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The path to metalsmithing for Ron started when he would buy a ring for his wife each year as a Christmas gift. He admits at the beginning he barely knew the difference between an amethyst and a citrine, however each year while talking to jewelers about a new piece he learned a little more about jewelry and gemology. This eventually led him to an interest in metal work and gemology. At this time he was living in Maryland just outside Washington DC. One day he noticed a basic jewelry making course offered through an adult education program. The course was taught by an enthusiastic husband and wife team and sounded like the perfect introduction to jewelry making. The instructors emphasized that a lot could be done with the basic skills of sawing, filing, and soldering and the class focused on obtaining and developing those skills. The class turned out to be an excellent introduction to jewelry making.

A year later he enrolled in a metals class at Montgomery College in Rockville, MD. Over the next year and a half he was fortunate to have two very skilled, and personable instructors who focused on different techniques including fabrication, wax carving, casting, tool making, and enameling. In addition to the excellent instructors, the class was filled with energetic students who created a high level of motivation within the class. During this time, many workshops and seminars in metalsmithing were available in the DC area and he estimates he has taken at least 20 such workshops. He has also taken classes at the Revere Academy, Blaine Lewis stone setting classes, and three engraving classes at GRS in Emporia, KS.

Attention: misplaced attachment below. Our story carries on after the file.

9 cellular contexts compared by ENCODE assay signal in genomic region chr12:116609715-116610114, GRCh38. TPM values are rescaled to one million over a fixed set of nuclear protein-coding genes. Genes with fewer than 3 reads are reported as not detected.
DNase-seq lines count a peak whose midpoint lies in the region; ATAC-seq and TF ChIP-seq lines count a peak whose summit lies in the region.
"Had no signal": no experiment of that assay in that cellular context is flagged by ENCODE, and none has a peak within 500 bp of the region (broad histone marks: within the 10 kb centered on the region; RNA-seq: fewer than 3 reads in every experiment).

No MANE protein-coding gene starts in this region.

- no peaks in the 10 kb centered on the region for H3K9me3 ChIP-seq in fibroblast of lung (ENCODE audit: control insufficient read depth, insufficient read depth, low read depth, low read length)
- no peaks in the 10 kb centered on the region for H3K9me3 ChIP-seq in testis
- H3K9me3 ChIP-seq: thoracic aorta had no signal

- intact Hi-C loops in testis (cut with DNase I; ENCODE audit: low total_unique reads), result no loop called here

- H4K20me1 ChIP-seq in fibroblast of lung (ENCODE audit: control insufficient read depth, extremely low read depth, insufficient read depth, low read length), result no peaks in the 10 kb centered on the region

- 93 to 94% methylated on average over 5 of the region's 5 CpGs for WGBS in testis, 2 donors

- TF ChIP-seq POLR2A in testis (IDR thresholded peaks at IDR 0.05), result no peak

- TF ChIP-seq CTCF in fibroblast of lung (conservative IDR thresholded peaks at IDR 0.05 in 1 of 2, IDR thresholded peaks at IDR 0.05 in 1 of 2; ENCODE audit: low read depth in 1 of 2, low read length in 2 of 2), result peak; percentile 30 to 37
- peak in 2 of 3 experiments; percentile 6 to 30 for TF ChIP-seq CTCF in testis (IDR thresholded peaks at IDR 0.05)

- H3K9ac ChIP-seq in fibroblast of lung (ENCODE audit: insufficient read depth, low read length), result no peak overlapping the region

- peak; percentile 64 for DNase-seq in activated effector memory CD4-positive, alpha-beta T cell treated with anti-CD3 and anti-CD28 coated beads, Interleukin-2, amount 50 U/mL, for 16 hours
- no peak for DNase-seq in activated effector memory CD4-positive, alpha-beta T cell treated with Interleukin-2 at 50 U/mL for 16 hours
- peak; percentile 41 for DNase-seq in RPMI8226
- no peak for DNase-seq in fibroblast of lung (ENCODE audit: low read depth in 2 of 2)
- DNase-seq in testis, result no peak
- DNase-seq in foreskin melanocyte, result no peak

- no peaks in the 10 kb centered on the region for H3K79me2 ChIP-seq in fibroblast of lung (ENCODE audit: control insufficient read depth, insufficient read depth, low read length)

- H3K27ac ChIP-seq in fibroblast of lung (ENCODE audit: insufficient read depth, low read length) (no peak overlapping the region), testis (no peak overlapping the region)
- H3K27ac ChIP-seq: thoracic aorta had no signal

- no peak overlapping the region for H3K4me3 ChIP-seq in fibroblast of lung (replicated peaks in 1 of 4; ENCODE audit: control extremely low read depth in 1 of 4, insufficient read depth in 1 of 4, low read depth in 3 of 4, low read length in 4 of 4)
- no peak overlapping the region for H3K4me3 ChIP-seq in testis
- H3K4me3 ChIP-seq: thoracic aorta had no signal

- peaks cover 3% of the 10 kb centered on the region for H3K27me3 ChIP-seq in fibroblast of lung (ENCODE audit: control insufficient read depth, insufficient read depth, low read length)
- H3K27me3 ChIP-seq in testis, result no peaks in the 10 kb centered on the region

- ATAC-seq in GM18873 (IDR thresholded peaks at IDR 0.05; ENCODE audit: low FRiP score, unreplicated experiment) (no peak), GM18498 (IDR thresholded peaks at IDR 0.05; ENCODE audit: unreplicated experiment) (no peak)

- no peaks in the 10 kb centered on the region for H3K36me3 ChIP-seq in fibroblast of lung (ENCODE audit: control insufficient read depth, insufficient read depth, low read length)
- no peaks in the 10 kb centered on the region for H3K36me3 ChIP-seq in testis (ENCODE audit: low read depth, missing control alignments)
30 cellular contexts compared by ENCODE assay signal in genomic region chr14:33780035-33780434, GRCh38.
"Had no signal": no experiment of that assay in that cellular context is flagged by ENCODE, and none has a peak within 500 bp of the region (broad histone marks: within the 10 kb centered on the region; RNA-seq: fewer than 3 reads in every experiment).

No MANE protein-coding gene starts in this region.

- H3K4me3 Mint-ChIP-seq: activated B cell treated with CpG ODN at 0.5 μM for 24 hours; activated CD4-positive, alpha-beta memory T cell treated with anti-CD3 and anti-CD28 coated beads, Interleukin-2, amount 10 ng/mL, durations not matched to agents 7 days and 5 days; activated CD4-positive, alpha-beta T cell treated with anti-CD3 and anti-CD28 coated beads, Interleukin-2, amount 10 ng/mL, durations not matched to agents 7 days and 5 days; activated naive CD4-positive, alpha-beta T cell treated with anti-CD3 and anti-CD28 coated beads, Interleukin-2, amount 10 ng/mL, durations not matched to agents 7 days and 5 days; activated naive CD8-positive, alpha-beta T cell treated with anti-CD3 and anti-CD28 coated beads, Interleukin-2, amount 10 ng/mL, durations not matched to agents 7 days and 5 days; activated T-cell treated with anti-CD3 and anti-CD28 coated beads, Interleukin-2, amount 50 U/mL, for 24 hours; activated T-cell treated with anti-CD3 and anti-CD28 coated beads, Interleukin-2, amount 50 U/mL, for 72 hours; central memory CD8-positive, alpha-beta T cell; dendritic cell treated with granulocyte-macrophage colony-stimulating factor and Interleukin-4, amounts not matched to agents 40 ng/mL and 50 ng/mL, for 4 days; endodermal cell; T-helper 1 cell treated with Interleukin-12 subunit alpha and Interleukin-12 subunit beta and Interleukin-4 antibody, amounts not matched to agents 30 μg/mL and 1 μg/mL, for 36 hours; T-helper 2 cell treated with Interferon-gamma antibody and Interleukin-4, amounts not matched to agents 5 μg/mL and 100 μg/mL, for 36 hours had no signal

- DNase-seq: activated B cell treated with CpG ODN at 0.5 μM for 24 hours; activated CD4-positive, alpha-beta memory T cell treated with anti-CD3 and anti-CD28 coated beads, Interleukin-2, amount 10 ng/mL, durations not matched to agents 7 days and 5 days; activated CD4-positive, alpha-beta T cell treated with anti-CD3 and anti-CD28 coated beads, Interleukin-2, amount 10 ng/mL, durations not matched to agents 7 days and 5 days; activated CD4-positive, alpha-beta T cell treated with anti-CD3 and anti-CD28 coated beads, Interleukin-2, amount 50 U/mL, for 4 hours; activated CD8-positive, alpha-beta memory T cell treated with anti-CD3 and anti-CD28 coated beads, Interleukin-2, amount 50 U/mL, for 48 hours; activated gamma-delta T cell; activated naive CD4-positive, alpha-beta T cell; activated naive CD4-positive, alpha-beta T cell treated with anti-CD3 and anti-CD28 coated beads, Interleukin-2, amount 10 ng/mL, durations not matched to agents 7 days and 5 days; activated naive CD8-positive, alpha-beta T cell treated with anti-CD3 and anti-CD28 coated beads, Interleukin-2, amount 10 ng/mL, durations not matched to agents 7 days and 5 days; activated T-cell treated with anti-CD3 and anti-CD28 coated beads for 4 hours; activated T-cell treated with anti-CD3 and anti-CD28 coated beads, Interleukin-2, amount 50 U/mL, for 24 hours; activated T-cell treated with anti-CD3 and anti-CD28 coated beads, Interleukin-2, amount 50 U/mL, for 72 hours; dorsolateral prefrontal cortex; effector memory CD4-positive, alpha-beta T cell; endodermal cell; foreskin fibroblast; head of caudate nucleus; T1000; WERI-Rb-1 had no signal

In his previous life, Ron was a research chemist and his interest in chemistry led him into gemology including a wide range of topics such as gem identification, treatments, and synthetics. The Gemological Institute of America (GIA) offers a comprehensive gemology program in which he enrolled and completed the requirements for the Graduate Gemologist (GG) diploma.

The piece shown here is one of his favorites because it incorporates multiple construction techniques. The basic form of the piece was inspired by a microscopic marine protozoa. The body of the piece was carved from wax and cast in sterling silver. Copper domes were soldered in the recessed areas of the body. The green dome at the top was cut from a marble, and the setting fabricated from sterling silver. The outer surface was sand blasted, hand engraved, and engraved areas darkened with an antique patina.

Ron is a member of the GIA Alumni Association, and a returning member of MSG having previously been a member for about five years. His work has been sold in galleries in Maryland and Michigan, and also at several local craft shows including The Saline Craft Fair, The Ann Arbor City Club Craft Festival, and The Ann Arbor Art Fair in conjunction with MSG.

Ron is an avid golfer and spends much of the summer months on the golf course.